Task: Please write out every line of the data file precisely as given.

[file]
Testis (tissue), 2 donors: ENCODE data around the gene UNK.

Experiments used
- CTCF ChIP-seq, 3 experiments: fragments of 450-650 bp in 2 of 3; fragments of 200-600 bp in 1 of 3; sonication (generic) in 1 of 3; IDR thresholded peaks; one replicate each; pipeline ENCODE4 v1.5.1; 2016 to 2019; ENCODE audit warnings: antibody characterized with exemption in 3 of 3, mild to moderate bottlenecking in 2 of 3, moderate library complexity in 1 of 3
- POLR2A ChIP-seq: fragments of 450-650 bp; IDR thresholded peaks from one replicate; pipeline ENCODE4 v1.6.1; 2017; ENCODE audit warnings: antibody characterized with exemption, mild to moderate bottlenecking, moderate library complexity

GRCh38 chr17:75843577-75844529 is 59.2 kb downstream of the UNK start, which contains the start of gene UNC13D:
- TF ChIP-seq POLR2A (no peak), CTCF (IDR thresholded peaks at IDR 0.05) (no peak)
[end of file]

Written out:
Testis (tissue), 2 donors: ENCODE data around the gene UNK.

Experiments used
- CTCF ChIP-seq, 3 experiments: fragments of 450-650 bp in 2 of 3; fragments of 200-600 bp in 1 of 3; sonication (generic) in 1 of 3; IDR thresholded peaks; one replicate each; pipeline ENCODE4 v1.5.1; 2016 to 2019; ENCODE audit warnings: antibody characterized with exemption in 3 of 3, mild to moderate bottlenecking in 2 of 3, moderate library complexity in 1 of 3
- POLR2A ChIP-seq: fragments of 450-650 bp; IDR thresholded peaks from one replicate; pipeline ENCODE4 v1.6.1; 2017; ENCODE audit warnings: antibody characterized with exemption, mild to moderate bottlenecking, moderate library complexity

GRCh38 chr17:75843577-75844529 is 59.2 kb downstream of the UNK start, which contains the start of gene UNC13D:
- TF ChIP-seq POLR2A (no peak), CTCF (IDR thresholded peaks at IDR 0.05) (no peak)